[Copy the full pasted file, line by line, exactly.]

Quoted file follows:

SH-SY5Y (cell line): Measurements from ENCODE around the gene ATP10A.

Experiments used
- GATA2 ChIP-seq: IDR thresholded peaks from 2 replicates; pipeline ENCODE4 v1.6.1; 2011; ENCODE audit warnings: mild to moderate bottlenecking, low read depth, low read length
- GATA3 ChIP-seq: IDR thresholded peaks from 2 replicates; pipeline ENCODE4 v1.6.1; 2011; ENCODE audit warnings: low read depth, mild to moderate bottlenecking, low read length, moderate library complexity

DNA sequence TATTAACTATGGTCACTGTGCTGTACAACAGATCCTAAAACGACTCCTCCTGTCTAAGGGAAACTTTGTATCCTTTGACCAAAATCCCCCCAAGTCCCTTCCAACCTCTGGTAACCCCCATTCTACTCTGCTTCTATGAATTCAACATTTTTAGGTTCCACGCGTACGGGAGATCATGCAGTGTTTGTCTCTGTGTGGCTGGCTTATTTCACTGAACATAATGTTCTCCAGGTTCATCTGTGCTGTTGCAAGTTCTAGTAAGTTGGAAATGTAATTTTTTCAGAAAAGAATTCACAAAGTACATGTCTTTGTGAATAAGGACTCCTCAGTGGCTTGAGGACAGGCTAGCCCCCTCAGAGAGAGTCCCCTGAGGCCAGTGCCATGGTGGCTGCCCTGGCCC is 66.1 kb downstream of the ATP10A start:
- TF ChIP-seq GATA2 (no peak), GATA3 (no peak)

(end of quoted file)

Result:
SH-SY5Y (cell line): Measurements from ENCODE around the gene ATP10A.

Experiments used
- GATA2 ChIP-seq: IDR thresholded peaks from 2 replicates; pipeline ENCODE4 v1.6.1; 2011; ENCODE audit warnings: mild to moderate bottlenecking, low read depth, low read length
- GATA3 ChIP-seq: IDR thresholded peaks from 2 replicates; pipeline ENCODE4 v1.6.1; 2011; ENCODE audit warnings: low read depth, mild to moderate bottlenecking, low read length, moderate library complexity

DNA sequence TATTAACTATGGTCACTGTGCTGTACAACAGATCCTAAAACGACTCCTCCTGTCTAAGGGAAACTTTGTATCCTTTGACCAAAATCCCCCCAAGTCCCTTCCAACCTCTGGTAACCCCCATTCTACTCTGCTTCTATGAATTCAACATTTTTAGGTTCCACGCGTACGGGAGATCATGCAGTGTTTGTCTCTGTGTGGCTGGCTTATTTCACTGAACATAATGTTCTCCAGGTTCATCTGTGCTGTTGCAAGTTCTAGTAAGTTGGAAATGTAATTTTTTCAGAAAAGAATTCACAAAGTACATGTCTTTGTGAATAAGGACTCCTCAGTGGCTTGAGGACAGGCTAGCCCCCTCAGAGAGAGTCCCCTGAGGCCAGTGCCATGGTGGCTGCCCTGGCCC is 66.1 kb downstream of the ATP10A start:
- TF ChIP-seq GATA2 (no peak), GATA3 (no peak)